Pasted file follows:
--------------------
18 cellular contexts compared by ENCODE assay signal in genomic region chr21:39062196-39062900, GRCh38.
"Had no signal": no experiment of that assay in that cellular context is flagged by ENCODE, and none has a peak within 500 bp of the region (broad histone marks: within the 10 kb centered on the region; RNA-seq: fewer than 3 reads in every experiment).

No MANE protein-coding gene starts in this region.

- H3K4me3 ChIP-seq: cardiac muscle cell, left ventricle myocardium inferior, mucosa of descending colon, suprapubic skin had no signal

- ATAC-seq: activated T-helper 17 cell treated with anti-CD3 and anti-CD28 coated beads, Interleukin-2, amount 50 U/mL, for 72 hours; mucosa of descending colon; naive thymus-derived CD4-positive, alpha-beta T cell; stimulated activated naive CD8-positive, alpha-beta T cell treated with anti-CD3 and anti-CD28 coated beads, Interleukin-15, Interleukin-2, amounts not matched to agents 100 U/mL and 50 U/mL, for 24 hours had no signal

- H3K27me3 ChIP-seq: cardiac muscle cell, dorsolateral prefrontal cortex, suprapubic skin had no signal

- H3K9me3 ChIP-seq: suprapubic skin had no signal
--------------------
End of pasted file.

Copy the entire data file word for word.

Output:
18 cellular contexts compared by ENCODE assay signal in genomic region chr21:39062196-39062900, GRCh38.
"Had no signal": no experiment of that assay in that cellular context is flagged by ENCODE, and none has a peak within 500 bp of the region (broad histone marks: within the 10 kb centered on the region; RNA-seq: fewer than 3 reads in every experiment).

No MANE protein-coding gene starts in this region.

- H3K4me3 ChIP-seq: cardiac muscle cell, left ventricle myocardium inferior, mucosa of descending colon, suprapubic skin had no signal

- ATAC-seq: activated T-helper 17 cell treated with anti-CD3 and anti-CD28 coated beads, Interleukin-2, amount 50 U/mL, for 72 hours; mucosa of descending colon; naive thymus-derived CD4-positive, alpha-beta T cell; stimulated activated naive CD8-positive, alpha-beta T cell treated with anti-CD3 and anti-CD28 coated beads, Interleukin-15, Interleukin-2, amounts not matched to agents 100 U/mL and 50 U/mL, for 24 hours had no signal

- H3K27me3 ChIP-seq: cardiac muscle cell, dorsolateral prefrontal cortex, suprapubic skin had no signal

- H3K9me3 ChIP-seq: suprapubic skin had no signal